Use this URL to cite or link to this record in EThOS: https://ethos.bl.uk/OrderDetails.do?uin=uk.bl.ethos.814614
Title: Forensic service users' experiences of adversity and psychological interventions in secure care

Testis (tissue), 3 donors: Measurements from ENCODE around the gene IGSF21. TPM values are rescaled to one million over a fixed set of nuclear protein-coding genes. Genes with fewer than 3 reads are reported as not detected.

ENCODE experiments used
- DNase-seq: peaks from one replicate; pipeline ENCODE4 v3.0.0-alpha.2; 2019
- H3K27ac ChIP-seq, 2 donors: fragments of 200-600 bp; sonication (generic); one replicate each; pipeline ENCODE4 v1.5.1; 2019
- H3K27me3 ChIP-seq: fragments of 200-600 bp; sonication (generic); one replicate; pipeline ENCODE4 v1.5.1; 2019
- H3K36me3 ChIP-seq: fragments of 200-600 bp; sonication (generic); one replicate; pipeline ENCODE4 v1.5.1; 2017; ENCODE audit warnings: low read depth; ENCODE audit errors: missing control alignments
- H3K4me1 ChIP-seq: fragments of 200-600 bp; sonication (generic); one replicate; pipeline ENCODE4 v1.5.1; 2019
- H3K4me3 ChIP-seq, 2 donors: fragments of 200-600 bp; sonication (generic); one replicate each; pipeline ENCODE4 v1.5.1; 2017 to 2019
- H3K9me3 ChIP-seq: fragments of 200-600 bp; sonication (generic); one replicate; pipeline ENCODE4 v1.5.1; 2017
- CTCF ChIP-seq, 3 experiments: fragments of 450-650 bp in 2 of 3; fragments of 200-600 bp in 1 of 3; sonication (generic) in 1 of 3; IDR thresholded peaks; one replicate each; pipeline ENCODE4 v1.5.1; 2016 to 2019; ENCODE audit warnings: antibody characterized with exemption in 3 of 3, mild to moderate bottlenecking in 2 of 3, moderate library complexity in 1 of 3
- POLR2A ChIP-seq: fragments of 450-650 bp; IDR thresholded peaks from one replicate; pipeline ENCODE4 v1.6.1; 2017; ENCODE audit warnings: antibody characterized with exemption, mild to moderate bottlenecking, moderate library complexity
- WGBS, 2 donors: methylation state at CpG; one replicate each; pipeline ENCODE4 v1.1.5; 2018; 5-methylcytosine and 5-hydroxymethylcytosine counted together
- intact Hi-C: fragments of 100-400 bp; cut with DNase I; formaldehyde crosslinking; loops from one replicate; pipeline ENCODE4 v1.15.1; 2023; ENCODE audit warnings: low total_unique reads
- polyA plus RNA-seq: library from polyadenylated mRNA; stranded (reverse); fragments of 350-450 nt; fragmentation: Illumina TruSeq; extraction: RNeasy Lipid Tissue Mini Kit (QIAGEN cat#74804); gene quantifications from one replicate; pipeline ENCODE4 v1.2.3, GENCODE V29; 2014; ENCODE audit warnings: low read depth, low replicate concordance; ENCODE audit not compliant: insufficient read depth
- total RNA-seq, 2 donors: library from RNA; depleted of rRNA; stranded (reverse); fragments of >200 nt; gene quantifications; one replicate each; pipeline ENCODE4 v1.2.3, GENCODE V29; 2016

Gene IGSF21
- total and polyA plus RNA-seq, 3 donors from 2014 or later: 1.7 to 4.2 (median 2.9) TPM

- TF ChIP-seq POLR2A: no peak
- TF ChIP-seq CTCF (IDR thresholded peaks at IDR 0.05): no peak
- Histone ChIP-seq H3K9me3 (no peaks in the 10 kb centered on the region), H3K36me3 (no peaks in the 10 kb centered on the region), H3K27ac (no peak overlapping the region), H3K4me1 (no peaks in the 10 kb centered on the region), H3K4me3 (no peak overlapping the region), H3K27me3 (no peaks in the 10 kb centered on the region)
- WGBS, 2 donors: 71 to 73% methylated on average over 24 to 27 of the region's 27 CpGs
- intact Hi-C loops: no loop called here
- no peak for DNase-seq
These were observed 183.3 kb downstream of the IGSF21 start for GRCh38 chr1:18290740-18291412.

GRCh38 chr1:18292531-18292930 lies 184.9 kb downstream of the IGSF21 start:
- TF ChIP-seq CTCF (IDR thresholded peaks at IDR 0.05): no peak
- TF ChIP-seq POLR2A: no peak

Author: Cartwright, Jessica
ISNI:       0000 0004 9354 6044
Awarding Body: Cardiff University
Current Institution: Cardiff University
Date of Award: 2020
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Abstract: